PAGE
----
The other challenge – distinct from the theoretical merits of a constitutional re-pondering and re-envisioning – is the one of the structural reality of litigation against governmental entities. If you sue the Governor, the Attorney General will defend him, and the AG usually has his way with the SCOTX in those types of cases. See, for an example involving emergency powers, In re Abbott, No. 20-0291, 2020 WL 1943226 (Tex. Apr. 23, 2020) (per curiam) (granting the Governor mandamus relief in case in which misdemeanor judges challenged EO-13 and had obtained a TRO from a Travis County trial court).

    That’s the Governor’s BREED-THE-VIRUS-IN-JAIL ORDER. It was constitutionally infirm under the separations of powers principle (state const. argument) and did not even advance the goal of coping with the declared public health disaster (ultra vires argument), but the Supremes ruled for the Guv anyway, albeit not on the merits. – They did so in a per curiam, i.e., unsigned and therefore unattributable opinion.

    As much as I am a critic of the AG his political priorities, their briefing is consistently top of the line. Can’t say the same for the private attorneys, where the quality is mixed and mistakes are made. Shelley Luther’s attorney, for example, appealed the temporary restraining order (TRO) under which Luther went to jail for contempt of court even though a TRO cannot be appealed and has an expiration date. While an interlocutory appeal from an order granting or denying a temporary injunction is authorized by statute, no corresponding statutory provision authorizes an appeal from the grant or denial of a TRO. See TEX. CIV. PRAC. & REM. CODE ANN. § 51.014(a)(4). Unsurprisingly, the Dallas Court of Appeals dismissed the appeal for want of jurisdiction. S&B HOT MESS ENTERPRISES, LLC D/B/A SALON A LA MODE AND SHELLEY LUTHER v. CITY OF DALLAS, No. 05-20-00502-CV (Tex.App.- Dallas, Jul. 15, 2020).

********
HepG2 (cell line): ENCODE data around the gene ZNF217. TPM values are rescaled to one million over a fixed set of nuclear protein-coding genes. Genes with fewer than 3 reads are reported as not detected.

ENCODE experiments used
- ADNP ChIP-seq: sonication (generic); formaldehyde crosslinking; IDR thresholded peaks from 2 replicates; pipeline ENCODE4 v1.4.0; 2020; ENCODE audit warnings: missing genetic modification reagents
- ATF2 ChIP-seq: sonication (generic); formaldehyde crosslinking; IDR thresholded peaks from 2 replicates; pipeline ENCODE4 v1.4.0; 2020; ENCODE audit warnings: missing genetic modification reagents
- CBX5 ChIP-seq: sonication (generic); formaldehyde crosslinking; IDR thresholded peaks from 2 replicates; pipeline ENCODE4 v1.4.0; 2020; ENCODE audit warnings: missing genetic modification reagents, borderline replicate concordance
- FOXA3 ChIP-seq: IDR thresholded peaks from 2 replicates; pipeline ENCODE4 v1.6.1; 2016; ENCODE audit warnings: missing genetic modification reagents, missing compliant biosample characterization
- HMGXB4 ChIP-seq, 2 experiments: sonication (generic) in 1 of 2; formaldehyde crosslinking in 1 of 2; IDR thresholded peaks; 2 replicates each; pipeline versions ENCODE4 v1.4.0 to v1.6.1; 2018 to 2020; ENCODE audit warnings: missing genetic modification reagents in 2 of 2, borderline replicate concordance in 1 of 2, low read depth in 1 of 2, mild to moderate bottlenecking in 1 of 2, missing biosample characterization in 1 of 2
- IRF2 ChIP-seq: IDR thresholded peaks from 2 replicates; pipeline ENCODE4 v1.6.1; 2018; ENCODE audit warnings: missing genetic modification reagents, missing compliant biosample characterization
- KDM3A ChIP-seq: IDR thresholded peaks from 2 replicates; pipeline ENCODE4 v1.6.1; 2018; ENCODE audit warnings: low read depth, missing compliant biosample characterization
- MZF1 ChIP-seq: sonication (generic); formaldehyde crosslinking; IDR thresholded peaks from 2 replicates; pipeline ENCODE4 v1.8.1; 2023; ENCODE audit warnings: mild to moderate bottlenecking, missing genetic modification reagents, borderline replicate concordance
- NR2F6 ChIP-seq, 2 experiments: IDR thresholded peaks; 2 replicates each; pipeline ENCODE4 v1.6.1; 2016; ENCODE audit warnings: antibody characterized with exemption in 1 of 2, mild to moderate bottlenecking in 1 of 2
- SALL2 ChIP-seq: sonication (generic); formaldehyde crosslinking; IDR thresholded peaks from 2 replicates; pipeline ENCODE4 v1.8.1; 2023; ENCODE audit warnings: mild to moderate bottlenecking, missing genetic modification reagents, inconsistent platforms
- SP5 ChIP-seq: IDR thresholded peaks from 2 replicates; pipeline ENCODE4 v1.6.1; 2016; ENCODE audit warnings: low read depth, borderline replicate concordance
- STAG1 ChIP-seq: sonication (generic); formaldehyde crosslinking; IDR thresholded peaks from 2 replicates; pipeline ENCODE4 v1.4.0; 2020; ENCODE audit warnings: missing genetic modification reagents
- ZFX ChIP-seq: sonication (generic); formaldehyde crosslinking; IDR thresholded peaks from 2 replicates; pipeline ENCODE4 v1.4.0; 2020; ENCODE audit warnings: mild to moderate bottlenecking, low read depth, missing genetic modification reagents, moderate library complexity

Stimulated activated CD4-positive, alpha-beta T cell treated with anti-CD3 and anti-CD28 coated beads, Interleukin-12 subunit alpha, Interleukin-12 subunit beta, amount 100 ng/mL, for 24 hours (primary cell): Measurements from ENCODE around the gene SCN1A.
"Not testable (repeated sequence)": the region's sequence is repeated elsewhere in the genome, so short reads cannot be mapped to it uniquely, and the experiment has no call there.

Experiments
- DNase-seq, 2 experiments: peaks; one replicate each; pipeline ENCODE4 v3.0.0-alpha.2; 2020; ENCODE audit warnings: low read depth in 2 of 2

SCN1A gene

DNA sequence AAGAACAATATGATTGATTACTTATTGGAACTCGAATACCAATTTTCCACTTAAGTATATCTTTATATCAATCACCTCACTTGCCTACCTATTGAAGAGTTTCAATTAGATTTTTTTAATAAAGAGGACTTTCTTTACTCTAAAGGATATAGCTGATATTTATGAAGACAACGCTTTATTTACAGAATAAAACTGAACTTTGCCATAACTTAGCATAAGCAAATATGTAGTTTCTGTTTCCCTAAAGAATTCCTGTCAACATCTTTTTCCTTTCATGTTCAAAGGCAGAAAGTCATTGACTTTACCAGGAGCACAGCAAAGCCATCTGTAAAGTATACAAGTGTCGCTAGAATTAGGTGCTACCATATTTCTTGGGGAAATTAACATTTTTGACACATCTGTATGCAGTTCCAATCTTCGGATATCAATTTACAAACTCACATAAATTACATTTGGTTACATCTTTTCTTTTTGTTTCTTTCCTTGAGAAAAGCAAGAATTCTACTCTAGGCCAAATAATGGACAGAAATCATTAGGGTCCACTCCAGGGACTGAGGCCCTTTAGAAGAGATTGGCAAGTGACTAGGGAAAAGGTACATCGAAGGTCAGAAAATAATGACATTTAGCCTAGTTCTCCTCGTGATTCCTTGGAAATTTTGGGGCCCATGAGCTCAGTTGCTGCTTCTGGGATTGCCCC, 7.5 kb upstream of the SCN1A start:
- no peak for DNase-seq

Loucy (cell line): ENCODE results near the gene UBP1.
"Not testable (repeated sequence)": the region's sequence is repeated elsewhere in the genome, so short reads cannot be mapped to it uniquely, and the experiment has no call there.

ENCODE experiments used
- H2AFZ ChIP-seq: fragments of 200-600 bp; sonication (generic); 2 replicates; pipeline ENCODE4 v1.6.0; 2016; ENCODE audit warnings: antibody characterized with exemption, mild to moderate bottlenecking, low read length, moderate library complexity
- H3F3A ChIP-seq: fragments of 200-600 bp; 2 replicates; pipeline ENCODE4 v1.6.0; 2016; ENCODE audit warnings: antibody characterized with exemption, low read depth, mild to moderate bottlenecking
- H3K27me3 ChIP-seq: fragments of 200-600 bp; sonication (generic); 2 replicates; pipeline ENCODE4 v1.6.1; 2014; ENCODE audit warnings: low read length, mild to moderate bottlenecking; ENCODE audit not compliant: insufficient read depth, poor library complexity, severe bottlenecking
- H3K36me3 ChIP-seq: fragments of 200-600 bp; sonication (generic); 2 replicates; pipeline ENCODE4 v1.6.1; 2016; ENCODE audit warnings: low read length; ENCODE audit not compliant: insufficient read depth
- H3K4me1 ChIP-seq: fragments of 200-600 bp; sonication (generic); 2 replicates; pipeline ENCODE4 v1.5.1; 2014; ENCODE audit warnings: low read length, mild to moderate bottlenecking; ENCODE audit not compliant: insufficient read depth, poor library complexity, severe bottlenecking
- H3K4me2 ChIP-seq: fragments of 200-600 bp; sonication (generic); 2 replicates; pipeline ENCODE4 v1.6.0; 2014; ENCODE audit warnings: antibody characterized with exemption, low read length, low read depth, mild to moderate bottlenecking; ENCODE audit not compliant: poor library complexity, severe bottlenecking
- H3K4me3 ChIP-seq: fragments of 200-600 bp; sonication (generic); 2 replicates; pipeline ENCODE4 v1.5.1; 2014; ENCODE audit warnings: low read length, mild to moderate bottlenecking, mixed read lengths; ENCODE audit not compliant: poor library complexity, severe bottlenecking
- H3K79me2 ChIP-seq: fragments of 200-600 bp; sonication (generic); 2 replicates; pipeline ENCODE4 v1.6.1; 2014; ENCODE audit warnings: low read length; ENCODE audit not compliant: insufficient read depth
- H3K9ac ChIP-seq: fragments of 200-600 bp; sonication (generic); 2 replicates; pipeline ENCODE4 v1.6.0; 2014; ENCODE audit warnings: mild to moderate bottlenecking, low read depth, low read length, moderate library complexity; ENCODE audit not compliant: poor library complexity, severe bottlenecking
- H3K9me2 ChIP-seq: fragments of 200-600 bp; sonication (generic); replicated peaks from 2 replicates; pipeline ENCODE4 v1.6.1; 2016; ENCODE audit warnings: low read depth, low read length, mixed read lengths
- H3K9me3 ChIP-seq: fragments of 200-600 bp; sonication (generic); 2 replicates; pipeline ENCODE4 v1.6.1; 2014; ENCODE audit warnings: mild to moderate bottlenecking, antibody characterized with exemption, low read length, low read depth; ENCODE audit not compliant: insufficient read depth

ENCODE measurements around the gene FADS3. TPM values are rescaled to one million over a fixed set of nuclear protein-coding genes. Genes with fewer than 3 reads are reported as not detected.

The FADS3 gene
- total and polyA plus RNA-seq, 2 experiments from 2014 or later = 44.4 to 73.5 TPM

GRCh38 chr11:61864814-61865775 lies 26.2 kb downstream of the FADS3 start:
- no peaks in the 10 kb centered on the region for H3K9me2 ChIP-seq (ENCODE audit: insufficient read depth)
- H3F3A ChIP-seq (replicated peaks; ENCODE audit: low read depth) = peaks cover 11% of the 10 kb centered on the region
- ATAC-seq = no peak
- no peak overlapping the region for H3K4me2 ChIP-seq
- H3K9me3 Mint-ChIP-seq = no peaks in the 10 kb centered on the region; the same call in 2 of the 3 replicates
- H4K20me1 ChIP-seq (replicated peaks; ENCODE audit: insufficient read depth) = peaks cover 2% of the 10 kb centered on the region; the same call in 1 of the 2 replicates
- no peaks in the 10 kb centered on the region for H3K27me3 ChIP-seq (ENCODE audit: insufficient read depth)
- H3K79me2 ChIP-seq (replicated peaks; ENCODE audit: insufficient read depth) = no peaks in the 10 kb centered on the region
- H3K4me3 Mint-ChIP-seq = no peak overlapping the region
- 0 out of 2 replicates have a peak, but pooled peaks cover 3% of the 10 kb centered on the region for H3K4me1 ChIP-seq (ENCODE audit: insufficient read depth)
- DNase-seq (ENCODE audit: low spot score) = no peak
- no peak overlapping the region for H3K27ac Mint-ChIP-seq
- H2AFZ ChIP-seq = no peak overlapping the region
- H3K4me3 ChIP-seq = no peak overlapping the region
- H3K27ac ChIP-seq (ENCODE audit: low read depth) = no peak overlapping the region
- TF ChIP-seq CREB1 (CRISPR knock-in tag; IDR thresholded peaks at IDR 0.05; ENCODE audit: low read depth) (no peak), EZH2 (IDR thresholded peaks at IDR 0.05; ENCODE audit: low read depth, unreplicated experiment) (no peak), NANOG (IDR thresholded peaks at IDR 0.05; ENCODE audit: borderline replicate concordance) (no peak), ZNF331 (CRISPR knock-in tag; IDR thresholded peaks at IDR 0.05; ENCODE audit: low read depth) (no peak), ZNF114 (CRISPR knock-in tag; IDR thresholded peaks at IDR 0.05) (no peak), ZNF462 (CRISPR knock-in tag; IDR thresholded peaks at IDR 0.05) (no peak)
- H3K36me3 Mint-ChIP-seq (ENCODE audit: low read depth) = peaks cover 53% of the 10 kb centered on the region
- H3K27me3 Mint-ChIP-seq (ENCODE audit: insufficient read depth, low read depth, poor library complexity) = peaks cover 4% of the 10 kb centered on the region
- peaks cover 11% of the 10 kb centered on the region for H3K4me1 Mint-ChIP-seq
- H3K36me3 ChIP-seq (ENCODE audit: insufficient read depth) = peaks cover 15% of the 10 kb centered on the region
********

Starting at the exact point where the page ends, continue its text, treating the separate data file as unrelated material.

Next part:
But if the complaints attorneys are prominent Republicans, they have a good chance of getting favored treatment nonetheless, such as a COURTESY CONCURRENCE that can then be cited in support in the next iteration of a challenged to a COVID-19 order. See Blacklock concur in Salon a la Mode (Luther’s shop by another name), which Devine cites in his own jurisdictional-dismissal concur in In re Hotze, No. 20-0430 (Tex. 2020).